When you own a business it’s important to keep it protected, after all it’s your livelihood that is at stake. Having a well-written contract is essential to help keep you protected against unforeseen circumstances and help avoid any disputes. Creating a business contract is a daunting prospect for many small business owners but it doesn’t need to be. In this blog, we’ll run through some simple tips for creating a business contract that protects your interests.
Include details of both parties
There are certain things needed for a contract to be legally binding and details of both parties is one such thing. Your contract should include the legal business name, main contact, address, and contact details for the client as well as your own business. This sets out the parties involved in the contract and clearly identifies who they are.
Specify what services are provided
Your business contracts should include a detailed description of the services being provided and the scope of the service. Being as specific as possible will help ensure that it is clear what service you will be providing as well as the limits of the service. By setting out the details of your service you give your clients a clear idea of what they are getting for their money and setting out expectations for both parties.
Set out the terms of payment
Cash flow is key for any business and setting out the terms of payment in your contract will help ensure that you get paid for the work you do. When establishing payment details you should include how you will be paid, project deliverables, billing schedule, payment schedule and the types of payment options.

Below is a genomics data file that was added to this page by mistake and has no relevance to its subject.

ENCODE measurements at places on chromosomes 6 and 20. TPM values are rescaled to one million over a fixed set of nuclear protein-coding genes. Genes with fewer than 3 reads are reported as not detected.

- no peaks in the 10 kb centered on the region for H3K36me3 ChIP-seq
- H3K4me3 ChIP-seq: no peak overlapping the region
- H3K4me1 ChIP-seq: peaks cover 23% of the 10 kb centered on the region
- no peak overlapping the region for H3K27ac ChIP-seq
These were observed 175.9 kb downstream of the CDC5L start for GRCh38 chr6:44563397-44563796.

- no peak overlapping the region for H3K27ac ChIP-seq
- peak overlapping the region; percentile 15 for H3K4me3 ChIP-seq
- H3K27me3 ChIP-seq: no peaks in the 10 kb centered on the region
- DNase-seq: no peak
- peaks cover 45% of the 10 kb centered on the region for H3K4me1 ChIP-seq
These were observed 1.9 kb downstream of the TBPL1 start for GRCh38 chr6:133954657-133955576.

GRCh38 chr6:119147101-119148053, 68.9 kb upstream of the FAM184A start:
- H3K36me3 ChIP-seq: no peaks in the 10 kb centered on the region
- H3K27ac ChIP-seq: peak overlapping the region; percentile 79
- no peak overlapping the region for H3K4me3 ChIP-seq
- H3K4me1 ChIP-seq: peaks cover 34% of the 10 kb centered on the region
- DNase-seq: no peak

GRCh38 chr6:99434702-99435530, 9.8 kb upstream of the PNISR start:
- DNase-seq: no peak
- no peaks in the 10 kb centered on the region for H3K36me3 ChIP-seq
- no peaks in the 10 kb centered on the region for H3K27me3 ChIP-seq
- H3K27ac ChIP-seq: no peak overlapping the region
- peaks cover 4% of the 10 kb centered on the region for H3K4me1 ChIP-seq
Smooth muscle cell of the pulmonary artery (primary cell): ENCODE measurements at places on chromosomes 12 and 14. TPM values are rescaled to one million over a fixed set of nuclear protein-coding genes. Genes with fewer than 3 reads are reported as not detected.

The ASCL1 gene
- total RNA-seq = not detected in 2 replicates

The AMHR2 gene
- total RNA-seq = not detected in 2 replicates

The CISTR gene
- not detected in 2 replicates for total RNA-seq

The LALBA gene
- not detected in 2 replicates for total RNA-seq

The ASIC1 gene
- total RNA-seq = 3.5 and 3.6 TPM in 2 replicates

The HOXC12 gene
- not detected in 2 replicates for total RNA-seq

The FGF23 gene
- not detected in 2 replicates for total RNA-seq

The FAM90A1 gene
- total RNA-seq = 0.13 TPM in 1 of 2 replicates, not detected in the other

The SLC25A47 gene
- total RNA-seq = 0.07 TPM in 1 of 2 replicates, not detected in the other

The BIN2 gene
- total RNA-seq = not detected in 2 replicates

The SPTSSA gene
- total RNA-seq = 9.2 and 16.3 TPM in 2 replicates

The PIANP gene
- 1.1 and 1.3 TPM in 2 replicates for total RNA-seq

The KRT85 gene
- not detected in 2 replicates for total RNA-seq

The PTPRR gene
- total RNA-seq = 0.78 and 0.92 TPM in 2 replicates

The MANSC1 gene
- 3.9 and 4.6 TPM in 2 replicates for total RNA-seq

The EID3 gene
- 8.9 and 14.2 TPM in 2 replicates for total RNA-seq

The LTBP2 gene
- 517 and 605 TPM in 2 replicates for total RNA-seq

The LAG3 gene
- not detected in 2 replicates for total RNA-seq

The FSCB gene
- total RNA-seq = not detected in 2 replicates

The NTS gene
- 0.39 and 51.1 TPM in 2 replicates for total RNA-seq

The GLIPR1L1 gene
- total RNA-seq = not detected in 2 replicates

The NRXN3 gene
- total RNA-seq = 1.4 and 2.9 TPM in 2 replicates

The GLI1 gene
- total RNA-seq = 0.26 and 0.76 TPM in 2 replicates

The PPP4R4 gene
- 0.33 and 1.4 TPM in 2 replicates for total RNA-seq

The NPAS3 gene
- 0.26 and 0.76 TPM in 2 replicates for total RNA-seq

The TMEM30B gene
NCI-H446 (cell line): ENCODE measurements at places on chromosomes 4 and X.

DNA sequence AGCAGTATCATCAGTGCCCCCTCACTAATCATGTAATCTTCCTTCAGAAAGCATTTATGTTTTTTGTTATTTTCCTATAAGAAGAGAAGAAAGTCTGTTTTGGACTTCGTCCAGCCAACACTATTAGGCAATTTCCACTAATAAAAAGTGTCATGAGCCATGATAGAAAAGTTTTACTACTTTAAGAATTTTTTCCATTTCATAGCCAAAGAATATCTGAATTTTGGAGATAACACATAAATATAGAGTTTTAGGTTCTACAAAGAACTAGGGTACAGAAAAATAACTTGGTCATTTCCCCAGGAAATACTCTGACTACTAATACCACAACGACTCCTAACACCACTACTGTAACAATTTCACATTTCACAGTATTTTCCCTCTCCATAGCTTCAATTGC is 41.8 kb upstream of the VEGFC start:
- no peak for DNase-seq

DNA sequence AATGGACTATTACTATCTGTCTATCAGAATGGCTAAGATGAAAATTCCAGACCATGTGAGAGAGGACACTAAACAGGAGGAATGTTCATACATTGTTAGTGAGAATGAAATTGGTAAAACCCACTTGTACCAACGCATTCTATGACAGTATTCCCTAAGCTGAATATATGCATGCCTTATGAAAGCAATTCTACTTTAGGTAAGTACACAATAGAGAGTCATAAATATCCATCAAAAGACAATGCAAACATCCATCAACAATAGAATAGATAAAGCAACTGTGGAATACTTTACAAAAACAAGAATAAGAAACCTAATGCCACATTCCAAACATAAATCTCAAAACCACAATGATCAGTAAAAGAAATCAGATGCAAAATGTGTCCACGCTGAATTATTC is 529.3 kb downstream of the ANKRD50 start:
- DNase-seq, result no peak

Your payment terms will address how long clients have to make payment for your services as well as any penalties, such as late fees, for failing to make a payment.
Project deadlines and timescales
Setting out the timescales and deadlines for projects will help to keep things on track and stop projects from rolling on indefinitely. Make sure you include details of anything the client needs to provide and timescales for this to help keep things moving smoothly.
Establish cancelation terms
Make it clear what the terms of terminating the contract are. Clearly set out when the service can be terminated and what payments are due. You can also add in details of what happens in the case of a delay, caused by the client, as well as early termination fees. The cancellation terms can also include how disputes should be handled and details of any notice that is required to terminate the service.
Seek legal help
One of the best ways you can protect your business is by having a lawyer check over your business contract. Not only will they be able to provide you with advice and guidance on how to structure your business contract, but they will also be able to spot issues with your contracts.
Your contracts don’t need to be full of legal language, but they do need to clearly set out the details of the service you provide, and the parties involved. By employing a business lawyer to review your contracts you can be sure that your business will be protected.